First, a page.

As an aside, my own perspective is one of data integration. I want to link all this stuff together so I can follow a path through multiple datasets and extract the information I want. In other words, "linked data" (little "l", little "d"). I'm interested in fairly light weight integration, typically through shared identifiers. There is also integration via ontologies, which strikes me as a different, if related, problem, that in many ways is closer to the original vision of the Semantic Web as a giant inference engine. I think the concerns (and experience) of these two communities are somewhat different. I don't particularly care about ontologies, I want key-value pairs and reusable identifiers so I can link stuff together. If, for example, you're working on something like Phenoscape, then I think you have a rather more circumscribed set of data, with potentially complicated interrelationships that you want to make inferences on, in which case ontologies are your friend.
So, I posted a "challenge". It wasn't a challenge so much as a set of RDF to play with. What I'm interested in is seeing how easily we can string this data together to learn stuff. For example, using the RDF I posted earlier here is a table listing the name, conservation status, publication DOI and date, and (where available) image from Wikipedia for frogs with sequences in GenBank.
This is a small fraction of the frog species actually in GenBank because I've filtered it down to those that have been linked to Wikipedia (from where we get the conservation status) and which were described in papers with DOIs (from which we get the date of description).
I generated this result using this SPARQL query on a triple store that had the primary data sources (Uniprot, Dbpedia, CrossRef, ION) loaded, together with the all-important "glue" datasets that link ION to CrossRef, and Uniprot to Dbpedia (see previous post for details):
PREFIX rdf: <http://www.w3.org/1999/02/22-rdf-syntax-ns#>
PREFIX rdfs: <http://www.w3.org/2000/01/rdf-schema#>
PREFIX dbpedia-owl: <http://dbpedia.org/ontology/>
PREFIX uniprot: <http://purl.uniprot.org/core/>
PREFIX tdwg_tn: <http://rs.tdwg.org/ontology/voc/TaxonName#>
PREFIX tdwg_co: <http://rs.tdwg.org/ontology/voc/Common#>
PREFIX dcterms: <http://purl.org/dc/terms/>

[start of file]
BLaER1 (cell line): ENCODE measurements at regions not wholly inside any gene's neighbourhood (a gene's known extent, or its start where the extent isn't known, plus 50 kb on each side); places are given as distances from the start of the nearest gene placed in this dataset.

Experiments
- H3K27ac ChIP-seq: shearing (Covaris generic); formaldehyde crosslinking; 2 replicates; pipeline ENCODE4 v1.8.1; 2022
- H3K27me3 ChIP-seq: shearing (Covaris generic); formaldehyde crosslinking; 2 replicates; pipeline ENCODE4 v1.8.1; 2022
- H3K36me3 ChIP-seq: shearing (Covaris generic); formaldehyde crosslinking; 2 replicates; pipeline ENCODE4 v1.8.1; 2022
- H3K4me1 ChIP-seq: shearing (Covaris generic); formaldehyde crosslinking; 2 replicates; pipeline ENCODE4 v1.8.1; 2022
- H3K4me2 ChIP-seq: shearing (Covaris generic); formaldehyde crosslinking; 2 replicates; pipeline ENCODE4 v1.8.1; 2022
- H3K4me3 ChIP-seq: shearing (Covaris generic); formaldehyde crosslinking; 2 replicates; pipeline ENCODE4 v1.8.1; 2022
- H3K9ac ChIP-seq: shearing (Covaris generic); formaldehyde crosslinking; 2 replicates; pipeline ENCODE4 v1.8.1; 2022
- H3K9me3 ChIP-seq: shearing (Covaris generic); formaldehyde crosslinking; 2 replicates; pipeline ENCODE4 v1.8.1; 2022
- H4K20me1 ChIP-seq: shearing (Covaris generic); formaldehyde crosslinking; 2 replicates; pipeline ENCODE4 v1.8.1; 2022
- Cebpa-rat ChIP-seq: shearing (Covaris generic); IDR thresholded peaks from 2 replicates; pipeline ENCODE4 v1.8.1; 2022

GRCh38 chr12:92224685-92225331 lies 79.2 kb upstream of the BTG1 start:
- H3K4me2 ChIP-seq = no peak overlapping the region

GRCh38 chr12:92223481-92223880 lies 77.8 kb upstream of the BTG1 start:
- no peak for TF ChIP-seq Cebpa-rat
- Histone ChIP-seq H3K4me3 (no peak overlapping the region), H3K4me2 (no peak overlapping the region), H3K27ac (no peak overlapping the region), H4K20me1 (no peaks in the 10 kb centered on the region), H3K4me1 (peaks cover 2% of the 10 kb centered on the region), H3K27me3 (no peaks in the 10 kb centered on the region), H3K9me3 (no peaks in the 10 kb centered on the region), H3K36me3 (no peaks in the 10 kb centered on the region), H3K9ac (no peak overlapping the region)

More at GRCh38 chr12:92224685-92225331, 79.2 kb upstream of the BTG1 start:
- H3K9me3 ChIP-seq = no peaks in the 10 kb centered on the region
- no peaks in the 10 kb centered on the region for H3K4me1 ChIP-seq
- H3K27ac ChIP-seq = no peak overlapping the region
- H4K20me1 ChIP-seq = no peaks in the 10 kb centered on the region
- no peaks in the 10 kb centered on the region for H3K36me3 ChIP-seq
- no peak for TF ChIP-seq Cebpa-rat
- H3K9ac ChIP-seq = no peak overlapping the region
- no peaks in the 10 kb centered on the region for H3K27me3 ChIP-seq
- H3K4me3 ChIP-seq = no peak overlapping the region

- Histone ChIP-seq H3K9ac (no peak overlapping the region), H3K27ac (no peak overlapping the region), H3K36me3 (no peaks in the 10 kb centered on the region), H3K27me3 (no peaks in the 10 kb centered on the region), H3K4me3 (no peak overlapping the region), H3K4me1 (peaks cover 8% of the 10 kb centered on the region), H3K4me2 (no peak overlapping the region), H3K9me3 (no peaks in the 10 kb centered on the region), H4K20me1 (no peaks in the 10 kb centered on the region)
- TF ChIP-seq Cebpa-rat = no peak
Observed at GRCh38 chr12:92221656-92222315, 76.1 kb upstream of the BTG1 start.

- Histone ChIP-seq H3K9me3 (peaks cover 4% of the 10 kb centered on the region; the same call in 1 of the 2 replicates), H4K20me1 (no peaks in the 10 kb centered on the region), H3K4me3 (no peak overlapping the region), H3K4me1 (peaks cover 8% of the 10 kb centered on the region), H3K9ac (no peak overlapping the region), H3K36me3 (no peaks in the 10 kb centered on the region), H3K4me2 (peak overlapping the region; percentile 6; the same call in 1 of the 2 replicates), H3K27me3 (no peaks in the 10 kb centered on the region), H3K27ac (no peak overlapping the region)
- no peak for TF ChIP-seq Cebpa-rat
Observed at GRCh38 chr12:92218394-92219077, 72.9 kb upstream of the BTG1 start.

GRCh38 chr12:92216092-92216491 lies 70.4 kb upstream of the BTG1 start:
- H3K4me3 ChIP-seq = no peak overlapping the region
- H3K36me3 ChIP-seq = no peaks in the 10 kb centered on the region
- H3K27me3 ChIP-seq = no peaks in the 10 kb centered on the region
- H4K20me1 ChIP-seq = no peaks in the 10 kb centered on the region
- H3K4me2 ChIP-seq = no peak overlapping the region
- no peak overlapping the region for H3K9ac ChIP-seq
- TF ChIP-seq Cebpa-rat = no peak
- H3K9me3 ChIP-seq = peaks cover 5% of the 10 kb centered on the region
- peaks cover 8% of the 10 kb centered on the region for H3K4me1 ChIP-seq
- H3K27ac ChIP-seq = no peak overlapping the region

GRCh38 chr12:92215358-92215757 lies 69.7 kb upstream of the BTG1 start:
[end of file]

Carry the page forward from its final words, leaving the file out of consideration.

SELECT ?name ?status ?doi ?date ?thumbnail
?ncbi uniprot:scientificName ?name .
?ncbi rdfs:seeAlso ?dbpedia .
?dbpedia dbpedia-owl:conservationStatus ?status .
?ion tdwg_tn:nameComplete ?name .
?ion tdwg_co:publishedInCitation ?doi .
?doi dcterms:date ?date .
?dbpedia dbpedia-owl:thumbnail ?thumbnail
ORDER BY ASC(?status)
This table doesn't tell us a great deal, but we could, for example, graph date of description against conservation status (CR=critical, EN=endangered, VU=vulnerable, NT=not threatened, LC=least concern, DD=data deficient):
In other words, is it the case that more recently described species are more likely to be endangered than taxa we've known about for some time (based on the assumption that we've found all the common species already)? We could imagine extending this query to retrieve sequences for a class of frog (e.g., critically endangered) so we could compute a measure population genetic variation, etc. We shouldn't take the graph above too seriously because it's based on small fraction of the data, but you get the idea. As more frog taxonomy goes online (there's a lot of stuff in BHL and BioStor, for example) we could add more dates and build a dataset worth analysing properly.
It seems to me that these should be fairly simple things to do, yet they are the sort of thing that if we attempt today it's a world of hurt involving scripts, Excel, data cleaning, etc. before we can do the science.
The thing is, without the "glue" files mapping identifiers across different databases even this simple query isn't possible. Obviously we have no say in how many organisations publish RDF, but within the biodiversity informatics community we should make every effort to use external identifiers wherever possible so that we can make these links. This is the core of my complaint. If we are using RDF to foster data integration so we can query across the diverse data sets that speak to biodiversity, then we are doing it wrong.
Here is a nice visualisation of this dataset from @orovellotti (original here), made using ecoRelevé: